s+sx of sickle cell disease pallour, lassitude, weakness, jaundice r/t RBC hemolysis, cholecystitis, increases in erythropoiesis creates an enlarged marrow space (ie: frontal skull bone), systemic organ damage, pain r/t tissue ischemia
s+sx of polycythemia vera pounding headaches, tinnitis, vertigo, vision difficulties, intermittent claudication, angina, thrombophlebitis, generalized phlebitis r/t increased # of basophils, hepato/splenomegaly, peptic ulcer pain, plethora, hyperurecemia
s+sx of ITP mild --> bleeding gums, petechiae, slow persistent oozing of any break in skin/mucous membrane, prolonged bleeding time
s+sx of hemophilia ranges from excessive bleeding from minor cuts to spontaneous internal hemorrhages
intervention for Fe-deficient anemia increase amount of heme and non-heme iron sources in diet
Why should someone taking iron supplements be encouraged to increase vitamin C intake as well? vitamin c increases absorption of iron
teaching about iron supplements give with food to decrease GI upset, caution about change in stool color, don't take Ca++ at same time as Fe as it decreases absorption (don't take tums to relieve GI upset due to Ca++ content), teaching about constipation (increase fluids, fiber, exercis
heme iron sources organ meats, fresh tuna, salmon, egg yolks, dark meat on chicken
non-heme rron sources spinach, dark green leafy veggies, beans
Why can't vitamin B12 be given orally? it is destroyed by gastric chemicals
What food should you teach your clients that are high in folate? organ meats, darky leafy and root veggies, whole grains, salmon, milk
What is the treatment for aplastic anemia in those younger than 45 years? bone marrow transplant
Why is O2 given to an individual in sickle cell crisis? to treat hypoxemia and control sickling
What is a phlebotomy? What type anemia is it used to treat? used to drain the vasculature of excess volume --> use in treating polycythemia vera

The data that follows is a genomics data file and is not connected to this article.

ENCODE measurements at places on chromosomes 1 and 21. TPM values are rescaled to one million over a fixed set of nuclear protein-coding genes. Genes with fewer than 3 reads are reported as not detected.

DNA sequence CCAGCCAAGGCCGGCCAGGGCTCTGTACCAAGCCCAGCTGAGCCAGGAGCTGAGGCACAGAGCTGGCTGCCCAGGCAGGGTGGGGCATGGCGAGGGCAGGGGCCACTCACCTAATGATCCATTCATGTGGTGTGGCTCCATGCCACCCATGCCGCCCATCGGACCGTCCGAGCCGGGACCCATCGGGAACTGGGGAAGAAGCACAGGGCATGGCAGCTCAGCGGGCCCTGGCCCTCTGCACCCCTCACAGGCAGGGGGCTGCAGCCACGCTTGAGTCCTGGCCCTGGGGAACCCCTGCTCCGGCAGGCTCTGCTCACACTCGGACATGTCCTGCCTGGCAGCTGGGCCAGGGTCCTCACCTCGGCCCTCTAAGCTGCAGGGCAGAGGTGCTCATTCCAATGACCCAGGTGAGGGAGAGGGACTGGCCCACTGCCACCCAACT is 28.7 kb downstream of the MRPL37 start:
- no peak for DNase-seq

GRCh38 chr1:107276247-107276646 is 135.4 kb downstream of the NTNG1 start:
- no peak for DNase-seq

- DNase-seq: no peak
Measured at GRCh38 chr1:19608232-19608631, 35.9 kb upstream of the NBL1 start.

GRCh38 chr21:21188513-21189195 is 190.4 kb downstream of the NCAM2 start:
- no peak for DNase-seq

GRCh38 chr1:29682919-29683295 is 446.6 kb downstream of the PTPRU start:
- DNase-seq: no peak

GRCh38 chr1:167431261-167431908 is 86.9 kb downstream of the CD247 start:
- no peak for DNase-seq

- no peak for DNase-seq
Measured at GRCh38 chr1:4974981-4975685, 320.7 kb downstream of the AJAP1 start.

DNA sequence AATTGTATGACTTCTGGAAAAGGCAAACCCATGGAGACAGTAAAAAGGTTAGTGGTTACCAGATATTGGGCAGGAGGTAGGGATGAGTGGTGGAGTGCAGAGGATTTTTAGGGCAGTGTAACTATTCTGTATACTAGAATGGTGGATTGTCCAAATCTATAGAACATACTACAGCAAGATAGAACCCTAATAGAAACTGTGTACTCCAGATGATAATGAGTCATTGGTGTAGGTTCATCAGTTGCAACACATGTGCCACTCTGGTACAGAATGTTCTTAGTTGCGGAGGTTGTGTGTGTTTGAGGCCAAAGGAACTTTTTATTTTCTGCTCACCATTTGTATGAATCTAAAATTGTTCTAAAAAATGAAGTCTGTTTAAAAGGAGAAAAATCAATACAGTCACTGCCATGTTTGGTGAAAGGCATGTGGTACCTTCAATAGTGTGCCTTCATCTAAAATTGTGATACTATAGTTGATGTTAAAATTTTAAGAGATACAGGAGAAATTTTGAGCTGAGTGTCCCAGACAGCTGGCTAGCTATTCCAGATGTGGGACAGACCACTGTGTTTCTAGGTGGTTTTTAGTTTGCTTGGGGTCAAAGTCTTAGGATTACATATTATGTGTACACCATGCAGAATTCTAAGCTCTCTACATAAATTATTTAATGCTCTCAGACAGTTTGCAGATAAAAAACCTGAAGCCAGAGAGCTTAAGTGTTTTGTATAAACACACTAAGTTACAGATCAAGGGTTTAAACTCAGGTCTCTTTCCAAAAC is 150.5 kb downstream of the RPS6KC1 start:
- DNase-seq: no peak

What do you need to assess for after a phlebotomy? hypovolemia
What can the nurse to do to promote activity tolerance in those with anemia? plan care to alternate periods of rest and activity adn limiting visitors, phone calls, noise and interruption from hospital staff
What can the nurse do to promote adequate nutrition in those with anemia? teach about dietary requirements, suggest eating small frequent meals throughout the day, encourage client to become involved by establishing optimal weight outcomes and a dietary plan
interventions for those at risk for bleeding? use of electric razor and soft-bristle toothbrush to reduce potential for initiating bleeding
Why should someone with polycythemia vera increase their fluid intake? to decrease the viscosity of their blood
For individuals at risk for bleeding, what should be assessed? hetaturia, melena, hematemesis, hemoptosis, bruising, petechiae
What should an individual with hemophilia do in the situation where s/he starts to bleed? application of cold compresses, gentle direct pressure and elevation/rest of affected part....seek medical attention promptly
Created by: bella83